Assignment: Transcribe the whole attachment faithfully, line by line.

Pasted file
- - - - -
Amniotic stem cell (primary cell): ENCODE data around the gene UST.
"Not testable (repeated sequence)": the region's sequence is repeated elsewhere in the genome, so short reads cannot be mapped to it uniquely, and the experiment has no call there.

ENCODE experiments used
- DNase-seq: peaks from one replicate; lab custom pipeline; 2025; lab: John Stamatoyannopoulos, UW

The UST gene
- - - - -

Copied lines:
Amniotic stem cell (primary cell): ENCODE data around the gene UST.
"Not testable (repeated sequence)": the region's sequence is repeated elsewhere in the genome, so short reads cannot be mapped to it uniquely, and the experiment has no call there.

ENCODE experiments used
- DNase-seq: peaks from one replicate; lab custom pipeline; 2025; lab: John Stamatoyannopoulos, UW

The UST gene